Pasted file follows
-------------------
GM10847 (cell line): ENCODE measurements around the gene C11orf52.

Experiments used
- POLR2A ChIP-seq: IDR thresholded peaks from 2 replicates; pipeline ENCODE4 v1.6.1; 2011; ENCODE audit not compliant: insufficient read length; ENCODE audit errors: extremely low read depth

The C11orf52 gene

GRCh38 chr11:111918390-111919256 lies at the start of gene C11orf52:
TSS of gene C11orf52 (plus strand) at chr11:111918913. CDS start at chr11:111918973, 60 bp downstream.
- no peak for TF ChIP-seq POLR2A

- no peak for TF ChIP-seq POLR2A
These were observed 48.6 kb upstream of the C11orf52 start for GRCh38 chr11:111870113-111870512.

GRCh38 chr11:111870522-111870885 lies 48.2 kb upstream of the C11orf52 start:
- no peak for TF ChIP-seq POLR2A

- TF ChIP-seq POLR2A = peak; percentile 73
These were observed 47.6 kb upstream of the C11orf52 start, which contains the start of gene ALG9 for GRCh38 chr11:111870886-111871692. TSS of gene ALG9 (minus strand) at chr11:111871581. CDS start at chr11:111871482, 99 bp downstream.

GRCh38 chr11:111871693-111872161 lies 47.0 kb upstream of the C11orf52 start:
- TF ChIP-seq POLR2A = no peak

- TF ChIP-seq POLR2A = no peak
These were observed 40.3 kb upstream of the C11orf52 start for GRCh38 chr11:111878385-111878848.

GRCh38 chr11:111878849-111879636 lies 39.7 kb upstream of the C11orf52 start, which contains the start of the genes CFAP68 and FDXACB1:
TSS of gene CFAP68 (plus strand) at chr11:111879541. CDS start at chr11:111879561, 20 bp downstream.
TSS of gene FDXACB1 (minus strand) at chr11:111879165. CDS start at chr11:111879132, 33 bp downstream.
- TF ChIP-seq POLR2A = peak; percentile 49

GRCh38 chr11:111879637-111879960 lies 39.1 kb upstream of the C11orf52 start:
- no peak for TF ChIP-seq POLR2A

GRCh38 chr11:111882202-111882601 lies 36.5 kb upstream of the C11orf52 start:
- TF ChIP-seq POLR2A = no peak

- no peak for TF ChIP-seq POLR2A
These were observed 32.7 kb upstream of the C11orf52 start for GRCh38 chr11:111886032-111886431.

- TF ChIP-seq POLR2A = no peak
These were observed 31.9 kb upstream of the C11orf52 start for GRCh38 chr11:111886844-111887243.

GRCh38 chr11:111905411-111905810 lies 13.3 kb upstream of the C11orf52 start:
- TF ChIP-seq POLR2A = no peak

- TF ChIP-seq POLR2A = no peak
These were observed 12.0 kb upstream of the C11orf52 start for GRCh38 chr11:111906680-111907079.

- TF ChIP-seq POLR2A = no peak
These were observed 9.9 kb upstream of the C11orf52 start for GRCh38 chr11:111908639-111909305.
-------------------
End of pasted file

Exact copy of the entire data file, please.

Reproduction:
GM10847 (cell line): ENCODE measurements around the gene C11orf52.

Experiments used
- POLR2A ChIP-seq: IDR thresholded peaks from 2 replicates; pipeline ENCODE4 v1.6.1; 2011; ENCODE audit not compliant: insufficient read length; ENCODE audit errors: extremely low read depth

The C11orf52 gene

GRCh38 chr11:111918390-111919256 lies at the start of gene C11orf52:
TSS of gene C11orf52 (plus strand) at chr11:111918913. CDS start at chr11:111918973, 60 bp downstream.
- no peak for TF ChIP-seq POLR2A

- no peak for TF ChIP-seq POLR2A
These were observed 48.6 kb upstream of the C11orf52 start for GRCh38 chr11:111870113-111870512.

GRCh38 chr11:111870522-111870885 lies 48.2 kb upstream of the C11orf52 start:
- no peak for TF ChIP-seq POLR2A

- TF ChIP-seq POLR2A = peak; percentile 73
These were observed 47.6 kb upstream of the C11orf52 start, which contains the start of gene ALG9 for GRCh38 chr11:111870886-111871692. TSS of gene ALG9 (minus strand) at chr11:111871581. CDS start at chr11:111871482, 99 bp downstream.

GRCh38 chr11:111871693-111872161 lies 47.0 kb upstream of the C11orf52 start:
- TF ChIP-seq POLR2A = no peak

- TF ChIP-seq POLR2A = no peak
These were observed 40.3 kb upstream of the C11orf52 start for GRCh38 chr11:111878385-111878848.

GRCh38 chr11:111878849-111879636 lies 39.7 kb upstream of the C11orf52 start, which contains the start of the genes CFAP68 and FDXACB1:
TSS of gene CFAP68 (plus strand) at chr11:111879541. CDS start at chr11:111879561, 20 bp downstream.
TSS of gene FDXACB1 (minus strand) at chr11:111879165. CDS start at chr11:111879132, 33 bp downstream.
- TF ChIP-seq POLR2A = peak; percentile 49

GRCh38 chr11:111879637-111879960 lies 39.1 kb upstream of the C11orf52 start:
- no peak for TF ChIP-seq POLR2A

GRCh38 chr11:111882202-111882601 lies 36.5 kb upstream of the C11orf52 start:
- TF ChIP-seq POLR2A = no peak

- no peak for TF ChIP-seq POLR2A
These were observed 32.7 kb upstream of the C11orf52 start for GRCh38 chr11:111886032-111886431.

- TF ChIP-seq POLR2A = no peak
These were observed 31.9 kb upstream of the C11orf52 start for GRCh38 chr11:111886844-111887243.

GRCh38 chr11:111905411-111905810 lies 13.3 kb upstream of the C11orf52 start:
- TF ChIP-seq POLR2A = no peak

- TF ChIP-seq POLR2A = no peak
These were observed 12.0 kb upstream of the C11orf52 start for GRCh38 chr11:111906680-111907079.

- TF ChIP-seq POLR2A = no peak
These were observed 9.9 kb upstream of the C11orf52 start for GRCh38 chr11:111908639-111909305.